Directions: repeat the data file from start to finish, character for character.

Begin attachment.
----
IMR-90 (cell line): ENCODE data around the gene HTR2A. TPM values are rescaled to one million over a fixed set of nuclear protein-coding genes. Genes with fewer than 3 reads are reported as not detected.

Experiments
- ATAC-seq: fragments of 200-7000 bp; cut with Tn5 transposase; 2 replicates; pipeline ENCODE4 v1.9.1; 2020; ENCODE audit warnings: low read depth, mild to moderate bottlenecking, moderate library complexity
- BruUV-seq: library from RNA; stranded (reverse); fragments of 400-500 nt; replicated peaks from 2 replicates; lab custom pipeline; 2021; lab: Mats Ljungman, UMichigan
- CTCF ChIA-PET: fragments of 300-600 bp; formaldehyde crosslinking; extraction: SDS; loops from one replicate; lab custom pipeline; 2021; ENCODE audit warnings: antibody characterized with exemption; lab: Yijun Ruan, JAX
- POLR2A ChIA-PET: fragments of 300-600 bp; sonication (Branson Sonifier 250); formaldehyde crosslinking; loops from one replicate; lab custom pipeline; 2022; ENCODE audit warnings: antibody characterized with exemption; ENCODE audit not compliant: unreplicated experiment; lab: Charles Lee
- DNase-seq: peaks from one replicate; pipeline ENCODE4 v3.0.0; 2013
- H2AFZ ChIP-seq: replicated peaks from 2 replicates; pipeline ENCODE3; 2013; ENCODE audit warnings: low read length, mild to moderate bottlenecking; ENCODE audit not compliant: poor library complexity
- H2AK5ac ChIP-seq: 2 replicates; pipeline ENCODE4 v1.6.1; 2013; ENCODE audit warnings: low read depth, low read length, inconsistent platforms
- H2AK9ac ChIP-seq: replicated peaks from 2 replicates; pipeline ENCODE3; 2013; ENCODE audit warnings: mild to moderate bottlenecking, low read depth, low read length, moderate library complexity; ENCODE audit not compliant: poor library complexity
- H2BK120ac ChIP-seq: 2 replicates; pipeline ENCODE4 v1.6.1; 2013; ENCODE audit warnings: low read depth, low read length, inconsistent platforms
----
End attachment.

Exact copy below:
IMR-90 (cell line): ENCODE data around the gene HTR2A. TPM values are rescaled to one million over a fixed set of nuclear protein-coding genes. Genes with fewer than 3 reads are reported as not detected.

Experiments
- ATAC-seq: fragments of 200-7000 bp; cut with Tn5 transposase; 2 replicates; pipeline ENCODE4 v1.9.1; 2020; ENCODE audit warnings: low read depth, mild to moderate bottlenecking, moderate library complexity
- BruUV-seq: library from RNA; stranded (reverse); fragments of 400-500 nt; replicated peaks from 2 replicates; lab custom pipeline; 2021; lab: Mats Ljungman, UMichigan
- CTCF ChIA-PET: fragments of 300-600 bp; formaldehyde crosslinking; extraction: SDS; loops from one replicate; lab custom pipeline; 2021; ENCODE audit warnings: antibody characterized with exemption; lab: Yijun Ruan, JAX
- POLR2A ChIA-PET: fragments of 300-600 bp; sonication (Branson Sonifier 250); formaldehyde crosslinking; loops from one replicate; lab custom pipeline; 2022; ENCODE audit warnings: antibody characterized with exemption; ENCODE audit not compliant: unreplicated experiment; lab: Charles Lee
- DNase-seq: peaks from one replicate; pipeline ENCODE4 v3.0.0; 2013
- H2AFZ ChIP-seq: replicated peaks from 2 replicates; pipeline ENCODE3; 2013; ENCODE audit warnings: low read length, mild to moderate bottlenecking; ENCODE audit not compliant: poor library complexity
- H2AK5ac ChIP-seq: 2 replicates; pipeline ENCODE4 v1.6.1; 2013; ENCODE audit warnings: low read depth, low read length, inconsistent platforms
- H2AK9ac ChIP-seq: replicated peaks from 2 replicates; pipeline ENCODE3; 2013; ENCODE audit warnings: mild to moderate bottlenecking, low read depth, low read length, moderate library complexity; ENCODE audit not compliant: poor library complexity
- H2BK120ac ChIP-seq: 2 replicates; pipeline ENCODE4 v1.6.1; 2013; ENCODE audit warnings: low read depth, low read length, inconsistent platforms